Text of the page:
17
   

Brother dies, leaves no will, son is taking it all

 
 
Reply Wed 22 May, 2013 12:09 pm
We live in Texas and my brother passed away about 2 weeks ago with no will and he has property and other assets. Along with only one son, age 22, 4 siblings and no marriages. The son has went in and taken over, kicked everyone aside and has denied anyone from getting anything, not even sentimental things or heirlooms. What are the laws governing the distribution of property of the deceased. I hear that if the state finds out there are other relatives then it will go into probate and/or they will choose the next living relative, such as a sibling to be an executor of property? Please let me know what I, his youngest brother, can do to make sure we get something before he dispenses it all?!
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Type: Question • Score: 17 • Views: 4,020 • Replies: 51

 
tsarstepan
 
  2  
Reply Wed 22 May, 2013 12:16 pm
@duffycando,
READ THIS QUOTE!

Quote:
D. THIS SERVICE DOES NOT PROVIDE PROFESSIONAL LEGAL ADVICE. All of the services' content, including postings, is for informational purposes only. The service is not intended to be a substitute for professional legal advice, and no attorney/client privilege is to be inferred from any postings herein. Always seek the advice of a qualified legal professional with questions you have regarding a legal matter. You should not disregard professional legal advice because of something you have received from or read in the able2know service.

I'm going to tell you what everyone else is going to tell you. Don't waste your time looking for a FREE answer. Go to a real world law firm and HIRE a lawyer.

It seems you need to do it ASAP and get the lawyer to write some kind of cease and desist letter to the son. Waiting for our nonprofessional/free advice won't get you any legitimate answer or at least not in a timely authoritative fashion.
roger
 
  1  
Reply Wed 22 May, 2013 12:38 pm
@duffycando,
What tsarstepan said, you definately need a lawyer. I'm not at all sure of the relationships you describe, but a lawyer will be a big help to you.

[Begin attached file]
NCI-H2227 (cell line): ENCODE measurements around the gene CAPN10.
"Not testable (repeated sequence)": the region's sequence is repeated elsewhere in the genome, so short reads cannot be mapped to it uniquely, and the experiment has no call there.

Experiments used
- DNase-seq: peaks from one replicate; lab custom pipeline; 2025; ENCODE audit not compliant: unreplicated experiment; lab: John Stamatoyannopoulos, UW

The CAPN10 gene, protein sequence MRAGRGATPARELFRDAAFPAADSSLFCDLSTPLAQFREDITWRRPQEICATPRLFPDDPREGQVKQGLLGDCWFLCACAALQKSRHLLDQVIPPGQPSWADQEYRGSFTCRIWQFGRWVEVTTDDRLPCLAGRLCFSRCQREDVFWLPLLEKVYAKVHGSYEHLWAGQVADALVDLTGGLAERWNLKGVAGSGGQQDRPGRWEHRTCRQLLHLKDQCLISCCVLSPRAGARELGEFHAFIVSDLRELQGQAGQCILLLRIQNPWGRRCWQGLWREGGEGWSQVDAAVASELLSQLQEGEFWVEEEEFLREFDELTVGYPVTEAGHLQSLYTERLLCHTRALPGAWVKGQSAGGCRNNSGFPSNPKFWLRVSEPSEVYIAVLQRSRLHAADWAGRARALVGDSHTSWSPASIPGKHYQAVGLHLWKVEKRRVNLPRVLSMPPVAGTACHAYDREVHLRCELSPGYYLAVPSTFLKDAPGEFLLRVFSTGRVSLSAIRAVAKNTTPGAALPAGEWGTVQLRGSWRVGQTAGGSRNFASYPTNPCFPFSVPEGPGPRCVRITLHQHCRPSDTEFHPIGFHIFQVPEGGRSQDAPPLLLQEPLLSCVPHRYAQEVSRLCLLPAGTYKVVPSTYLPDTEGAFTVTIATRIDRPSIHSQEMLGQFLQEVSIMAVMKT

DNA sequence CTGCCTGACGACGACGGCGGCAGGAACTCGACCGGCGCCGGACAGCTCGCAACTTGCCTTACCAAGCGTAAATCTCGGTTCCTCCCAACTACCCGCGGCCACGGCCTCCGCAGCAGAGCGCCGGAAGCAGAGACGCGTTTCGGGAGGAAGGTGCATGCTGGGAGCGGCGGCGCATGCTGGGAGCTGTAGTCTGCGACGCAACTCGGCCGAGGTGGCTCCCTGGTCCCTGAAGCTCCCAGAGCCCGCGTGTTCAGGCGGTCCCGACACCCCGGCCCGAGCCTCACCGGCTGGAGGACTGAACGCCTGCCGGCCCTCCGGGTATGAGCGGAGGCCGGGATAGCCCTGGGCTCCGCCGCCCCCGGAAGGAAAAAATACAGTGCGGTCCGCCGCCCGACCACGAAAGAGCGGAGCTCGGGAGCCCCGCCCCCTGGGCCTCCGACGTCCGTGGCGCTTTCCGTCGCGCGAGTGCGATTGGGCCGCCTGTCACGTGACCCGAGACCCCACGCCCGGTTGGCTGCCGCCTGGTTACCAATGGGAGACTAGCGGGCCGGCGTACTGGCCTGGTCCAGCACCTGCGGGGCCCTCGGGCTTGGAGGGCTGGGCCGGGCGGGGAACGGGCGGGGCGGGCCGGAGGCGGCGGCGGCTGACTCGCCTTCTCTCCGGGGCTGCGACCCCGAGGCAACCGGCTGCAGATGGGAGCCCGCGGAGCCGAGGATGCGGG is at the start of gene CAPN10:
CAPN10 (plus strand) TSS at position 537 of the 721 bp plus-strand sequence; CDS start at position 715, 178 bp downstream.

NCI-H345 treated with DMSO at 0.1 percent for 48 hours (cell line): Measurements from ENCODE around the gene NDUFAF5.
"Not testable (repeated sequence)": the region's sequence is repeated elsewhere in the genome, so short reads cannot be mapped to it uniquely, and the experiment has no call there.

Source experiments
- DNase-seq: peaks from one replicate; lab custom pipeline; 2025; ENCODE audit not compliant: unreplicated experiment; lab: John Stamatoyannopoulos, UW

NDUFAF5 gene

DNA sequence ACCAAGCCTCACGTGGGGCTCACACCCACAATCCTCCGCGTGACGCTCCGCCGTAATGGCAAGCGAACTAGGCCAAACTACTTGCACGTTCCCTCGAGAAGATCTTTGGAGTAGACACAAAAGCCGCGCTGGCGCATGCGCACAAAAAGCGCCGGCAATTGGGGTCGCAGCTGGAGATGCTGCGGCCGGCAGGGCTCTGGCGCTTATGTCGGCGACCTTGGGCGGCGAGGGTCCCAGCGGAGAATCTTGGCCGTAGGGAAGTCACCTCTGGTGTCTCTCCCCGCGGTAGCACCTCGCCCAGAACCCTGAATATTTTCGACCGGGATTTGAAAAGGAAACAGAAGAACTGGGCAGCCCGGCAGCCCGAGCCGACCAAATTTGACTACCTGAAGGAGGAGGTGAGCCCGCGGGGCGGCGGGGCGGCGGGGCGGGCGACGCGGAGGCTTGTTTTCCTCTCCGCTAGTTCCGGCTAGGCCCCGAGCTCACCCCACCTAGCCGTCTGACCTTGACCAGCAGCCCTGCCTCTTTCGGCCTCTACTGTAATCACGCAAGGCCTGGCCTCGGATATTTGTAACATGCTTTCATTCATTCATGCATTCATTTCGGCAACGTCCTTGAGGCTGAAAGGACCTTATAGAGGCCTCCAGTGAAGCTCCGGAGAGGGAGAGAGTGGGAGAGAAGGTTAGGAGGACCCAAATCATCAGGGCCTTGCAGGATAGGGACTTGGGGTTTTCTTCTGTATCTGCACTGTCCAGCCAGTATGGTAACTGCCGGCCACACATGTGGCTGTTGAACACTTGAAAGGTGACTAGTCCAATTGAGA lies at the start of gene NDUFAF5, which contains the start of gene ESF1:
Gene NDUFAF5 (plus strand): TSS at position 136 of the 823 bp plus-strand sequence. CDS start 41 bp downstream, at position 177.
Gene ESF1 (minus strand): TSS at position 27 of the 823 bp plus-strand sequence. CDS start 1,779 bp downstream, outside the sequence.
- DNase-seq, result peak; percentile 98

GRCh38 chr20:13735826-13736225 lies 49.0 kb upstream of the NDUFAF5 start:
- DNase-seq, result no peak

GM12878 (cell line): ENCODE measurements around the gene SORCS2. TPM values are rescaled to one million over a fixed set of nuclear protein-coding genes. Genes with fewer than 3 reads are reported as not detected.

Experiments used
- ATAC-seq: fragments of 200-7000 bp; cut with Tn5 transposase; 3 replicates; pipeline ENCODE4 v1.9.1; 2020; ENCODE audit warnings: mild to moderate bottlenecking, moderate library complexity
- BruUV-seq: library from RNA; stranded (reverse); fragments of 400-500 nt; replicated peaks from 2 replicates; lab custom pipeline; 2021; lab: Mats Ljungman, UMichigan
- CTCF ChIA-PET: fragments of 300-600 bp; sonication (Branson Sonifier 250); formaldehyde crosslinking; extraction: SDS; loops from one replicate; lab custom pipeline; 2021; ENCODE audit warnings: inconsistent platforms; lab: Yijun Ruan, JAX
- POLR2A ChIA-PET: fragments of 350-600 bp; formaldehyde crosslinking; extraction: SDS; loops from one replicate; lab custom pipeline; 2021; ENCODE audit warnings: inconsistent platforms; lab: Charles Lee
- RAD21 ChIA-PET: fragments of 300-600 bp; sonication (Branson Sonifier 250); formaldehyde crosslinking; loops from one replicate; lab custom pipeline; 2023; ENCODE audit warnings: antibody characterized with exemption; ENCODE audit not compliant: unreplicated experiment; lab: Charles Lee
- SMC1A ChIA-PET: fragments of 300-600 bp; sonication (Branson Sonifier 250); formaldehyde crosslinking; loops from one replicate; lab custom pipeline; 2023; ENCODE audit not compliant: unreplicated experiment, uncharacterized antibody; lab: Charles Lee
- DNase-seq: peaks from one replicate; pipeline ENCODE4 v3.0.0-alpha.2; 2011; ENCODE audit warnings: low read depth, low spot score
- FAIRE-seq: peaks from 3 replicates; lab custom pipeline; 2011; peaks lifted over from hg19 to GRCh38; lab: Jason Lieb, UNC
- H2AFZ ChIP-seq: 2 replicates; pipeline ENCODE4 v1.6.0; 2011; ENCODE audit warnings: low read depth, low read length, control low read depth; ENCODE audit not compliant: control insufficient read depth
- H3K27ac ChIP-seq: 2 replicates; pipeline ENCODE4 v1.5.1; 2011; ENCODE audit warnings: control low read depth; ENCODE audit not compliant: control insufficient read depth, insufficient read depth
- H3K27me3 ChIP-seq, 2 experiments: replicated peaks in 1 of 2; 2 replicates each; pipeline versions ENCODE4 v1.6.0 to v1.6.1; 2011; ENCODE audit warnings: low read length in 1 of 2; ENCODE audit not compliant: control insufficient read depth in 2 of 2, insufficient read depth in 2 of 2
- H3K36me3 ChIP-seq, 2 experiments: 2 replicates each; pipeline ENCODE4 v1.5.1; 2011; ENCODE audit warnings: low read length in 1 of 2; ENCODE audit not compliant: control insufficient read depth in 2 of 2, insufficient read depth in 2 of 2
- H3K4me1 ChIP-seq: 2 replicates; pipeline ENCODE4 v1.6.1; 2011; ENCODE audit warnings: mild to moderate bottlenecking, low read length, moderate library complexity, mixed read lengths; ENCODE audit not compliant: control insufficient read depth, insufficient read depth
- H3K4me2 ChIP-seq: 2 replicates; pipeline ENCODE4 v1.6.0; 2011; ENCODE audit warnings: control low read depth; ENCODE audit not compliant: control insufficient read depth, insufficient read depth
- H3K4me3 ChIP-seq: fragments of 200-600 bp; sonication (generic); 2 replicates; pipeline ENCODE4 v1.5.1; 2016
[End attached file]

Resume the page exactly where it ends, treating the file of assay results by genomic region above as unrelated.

0 Replies
 
duffycando
 
  1  
Reply Wed 22 May, 2013 12:43 pm
@tsarstepan,
I'm wanting to know if there is a law that says that if there is no will then the next of kin, such as a sibling, not a young son, shall be appointed by the state to be executor of property?
boomerang
 
  6  
Reply Wed 22 May, 2013 01:00 pm
@duffycando,
The son is his next of kin. In most states, absent a will, property goes to the spouse, if there is no spouse it goes to the children.
0 Replies
 
tsarstepan
 
  1  
Reply Wed 22 May, 2013 01:04 pm
@duffycando,
duffycando wrote:

I'm wanting to know if there is a law that says that if there is no will then the next of kin, such as a sibling, not a young son, shall be appointed by the state to be executor of property?


Quote:
SEPARATE PROPERTY – there is NO surviving spouse:

If no spouse survives the decedent then Texas Probate Code section 38(a) controls who receives the decedent’s entire estate. Section 38(a) provides as follows:

(a) Intestate Leaving No Husband or Wife. Where any person, having title to any estate, real, personal or mixed, shall die intestate, leaving no husband or wife, it shall descend and pass in parcenary to his kindred, male and female, in the following course:

1. To his children and their descendants.

http://greunerblog.estates-trusts.com/die-without-a-will-in-texas/
0 Replies
 
firefly
 
  1  
Reply Wed 22 May, 2013 03:47 pm
@duffycando,
Quote:
If you die without a valid will while residing in the State of Texas, you are said to have died “intestate.” In order to determine who will receive your property if you die intestate, the State of Texas has established a number of laws known as “intestacy laws” or “laws of intestate succession.”
http://www.jackrobinson.com/wp-content/uploads/2012/01/images.jpg

PERSONS WHO TAKE UPON INTESTACY

If the Intestate Leaves No Husband or Wife.

Where any person, having title to any estate, real, personal or mixed, shall die intestate, leaving no husband or wife, it shall descend and pass in parcenary to his kindred, male and female, in the following course:

1.To his children and their descendants.

2.If there be no children nor their descendants, then to his father and mother, in equal portions. But if only the father or mother survive the intestate, then his estate shall be divided into two equal portions, one of which shall pass to such survivor, and the other half shall pass to the brothers and sisters of the deceased, and to their descendants; but if there be none such, then the whole estate shall be inherited by the surviving father or mother.

3.If there be neither father nor mother, then the whole of such estate shall pass to the brothers and sisters of the intestate, and to their descendants.